Dialectical behavioral therapy (DBT )
Dialectical behavioral therapy (DBT) is a modified form of cognitive-behavioral therapy (CBT). This type of talk therapy is specially designed for patients who feel intense emotions. The main objective of this therapy is to teach patients how their thoughts influence their feelings and emotions, create healthy coping mechanisms for stress, and enhance interpersonal relationships.
The word “Dialectical” entails the bringing together of opposite ideas. Dialectical behavioral therapy (DBT) aims to assist patients in improving their lifestyle, which would include their unhelpful traits as well as accepting the reality of their lives and behaviors.
Dialectical behavioral therapy (DBT) was initially developed to treat borderline personality disorder (BPD). However, over time, this wellness has been modified to treat various mental health issues. This wellness assists patients who have trouble controlling their emotions or engage in destructive behaviors (such as eating disorders and substance use disorders). Post-traumatic stress disorder (PTSD) may occasionally be treated with this therapy.
What’s Unique About Dialectical Behavioral Therapy?
A distinctive feature of dialectical behavioral therapy is that it focuses on empathizing with patients’ experiences as a means of reassuring them and balancing the work required to change harmful behaviors. Dialectical behavioral therapy has evolved to become an evidence-based psychotherapy approach that is used to treat many conditions. Dialectical behavioral therapy is frequently used in the following contexts:
- Group therapy: Patients receive behavioral skill training in a group setting during group therapy sessions
- Individual therapy: Individual therapy with a qualified therapist allows patients to apply newly acquired behavioral skills to their unique set of life challenges.
What are the benefits of dialectical behavioral therapy?
Dialectical behavioral therapy aims to help the patient receiving wellness experience positive changes by resolving the apparent conflict between self-acceptance and change. Offering validation is a step in this process that makes people more receptive to cooperation and less likely to feel upset by the prospect of change.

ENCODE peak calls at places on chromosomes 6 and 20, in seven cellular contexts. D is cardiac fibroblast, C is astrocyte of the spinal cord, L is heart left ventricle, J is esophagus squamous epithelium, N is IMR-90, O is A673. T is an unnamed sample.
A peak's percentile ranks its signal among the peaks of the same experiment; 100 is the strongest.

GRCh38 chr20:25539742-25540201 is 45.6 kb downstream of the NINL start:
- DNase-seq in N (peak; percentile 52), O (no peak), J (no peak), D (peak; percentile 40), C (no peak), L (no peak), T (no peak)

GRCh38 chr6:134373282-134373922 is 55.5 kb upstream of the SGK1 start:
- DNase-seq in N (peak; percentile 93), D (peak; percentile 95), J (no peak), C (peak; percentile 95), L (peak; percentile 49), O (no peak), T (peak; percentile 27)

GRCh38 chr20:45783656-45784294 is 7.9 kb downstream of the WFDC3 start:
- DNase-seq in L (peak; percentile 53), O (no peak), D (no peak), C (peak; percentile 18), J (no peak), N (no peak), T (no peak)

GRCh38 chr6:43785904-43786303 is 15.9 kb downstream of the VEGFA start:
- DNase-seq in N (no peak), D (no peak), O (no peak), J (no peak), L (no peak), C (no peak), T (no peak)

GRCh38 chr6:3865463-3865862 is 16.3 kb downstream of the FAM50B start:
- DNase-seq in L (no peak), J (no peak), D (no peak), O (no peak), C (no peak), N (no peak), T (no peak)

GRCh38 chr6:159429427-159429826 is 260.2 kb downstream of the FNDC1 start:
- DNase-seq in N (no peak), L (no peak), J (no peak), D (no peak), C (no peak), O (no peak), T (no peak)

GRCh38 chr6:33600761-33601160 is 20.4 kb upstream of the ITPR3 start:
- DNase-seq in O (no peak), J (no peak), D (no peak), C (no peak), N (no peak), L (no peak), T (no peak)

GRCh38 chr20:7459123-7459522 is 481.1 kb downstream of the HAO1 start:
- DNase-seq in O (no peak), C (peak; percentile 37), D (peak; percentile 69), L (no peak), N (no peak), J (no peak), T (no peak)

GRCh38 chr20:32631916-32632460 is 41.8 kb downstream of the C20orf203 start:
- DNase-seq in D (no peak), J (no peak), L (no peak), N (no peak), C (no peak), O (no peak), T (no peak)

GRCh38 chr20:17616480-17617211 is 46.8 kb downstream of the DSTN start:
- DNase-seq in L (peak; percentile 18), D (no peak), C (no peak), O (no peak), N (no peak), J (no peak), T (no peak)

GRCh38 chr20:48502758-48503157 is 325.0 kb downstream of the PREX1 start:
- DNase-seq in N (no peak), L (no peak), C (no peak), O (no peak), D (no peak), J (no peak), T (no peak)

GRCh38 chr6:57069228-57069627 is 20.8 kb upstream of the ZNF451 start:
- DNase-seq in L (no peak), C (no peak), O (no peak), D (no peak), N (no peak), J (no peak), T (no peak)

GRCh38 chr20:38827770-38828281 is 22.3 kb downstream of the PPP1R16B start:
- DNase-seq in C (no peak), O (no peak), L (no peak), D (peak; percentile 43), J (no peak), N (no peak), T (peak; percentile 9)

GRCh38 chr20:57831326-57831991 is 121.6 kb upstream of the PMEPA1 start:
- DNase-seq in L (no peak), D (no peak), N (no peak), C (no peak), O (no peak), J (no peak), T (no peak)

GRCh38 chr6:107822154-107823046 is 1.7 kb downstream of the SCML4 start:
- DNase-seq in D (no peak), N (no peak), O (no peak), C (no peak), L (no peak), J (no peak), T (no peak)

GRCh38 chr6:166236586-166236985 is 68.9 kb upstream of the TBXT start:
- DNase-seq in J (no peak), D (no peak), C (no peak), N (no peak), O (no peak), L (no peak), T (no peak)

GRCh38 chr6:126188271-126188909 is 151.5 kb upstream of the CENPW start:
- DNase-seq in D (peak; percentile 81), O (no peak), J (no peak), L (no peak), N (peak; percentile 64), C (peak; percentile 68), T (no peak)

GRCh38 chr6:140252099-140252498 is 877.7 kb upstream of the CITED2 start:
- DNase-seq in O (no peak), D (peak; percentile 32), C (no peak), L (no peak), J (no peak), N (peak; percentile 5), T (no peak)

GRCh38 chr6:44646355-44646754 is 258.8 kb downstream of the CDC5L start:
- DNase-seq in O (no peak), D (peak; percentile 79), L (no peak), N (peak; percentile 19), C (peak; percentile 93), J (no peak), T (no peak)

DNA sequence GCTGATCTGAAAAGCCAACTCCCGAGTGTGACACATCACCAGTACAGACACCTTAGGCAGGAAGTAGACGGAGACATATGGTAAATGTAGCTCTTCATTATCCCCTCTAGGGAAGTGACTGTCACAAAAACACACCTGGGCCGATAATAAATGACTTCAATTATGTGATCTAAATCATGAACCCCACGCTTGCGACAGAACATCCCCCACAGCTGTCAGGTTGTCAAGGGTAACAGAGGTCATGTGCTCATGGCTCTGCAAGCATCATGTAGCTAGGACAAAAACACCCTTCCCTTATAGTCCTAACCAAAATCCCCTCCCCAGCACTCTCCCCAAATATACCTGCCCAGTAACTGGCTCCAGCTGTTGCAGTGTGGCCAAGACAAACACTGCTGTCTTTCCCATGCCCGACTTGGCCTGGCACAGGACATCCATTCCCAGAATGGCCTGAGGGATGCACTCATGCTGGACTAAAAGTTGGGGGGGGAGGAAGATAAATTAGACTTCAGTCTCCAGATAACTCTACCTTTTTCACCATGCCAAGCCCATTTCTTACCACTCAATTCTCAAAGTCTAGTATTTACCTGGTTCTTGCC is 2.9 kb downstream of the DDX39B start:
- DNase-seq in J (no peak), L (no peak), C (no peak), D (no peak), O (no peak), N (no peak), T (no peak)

In reality, the therapist validates that a patient’s actions “make sense” in light of their unique experiences without necessarily agreeing that their actions are the best course for resolving a problem. Although each therapeutic environment has its framework and objectives, group skills training, which can be found in the features of individual psychotherapy, and phone coaching all share some DBT characteristics.
- Acceptance and change: The patient will pick up techniques that assist in putting up with their circumstances in life, their feelings, and themselves. Additionally, they will learn abilities that will enable them to alter their behavior and social interactions for the better.
- Behavioural: The patient will learn to identify issues or harmful behavior patterns and swap them out for more beneficial and productive ones.
- Cognitive: The patient would eradicate unhelpful and ineffective thoughts and beliefs.
- Collaboration: The patient would develop teamwork skills and effective communication with the therapist, group therapist, or psychiatrist.
- Skill sets: The patient will pick up new abilities to improve their strength. Support. They will be prompted to acknowledge and build upon their positive traits and strengths.
How to Get Started With Dialectical Behavior Therapy
How do you determine if dialectical behavior therapy is the right wellness for you? The best way is to speak with a trained professional. They will examine your symptoms, wellness trajectory, and therapy objectives.
If you think that you or a loved one might benefit from dialectical behavior therapy, it’s crucial to consult with a mental health professional or healthcare provider at Recovery Mountain.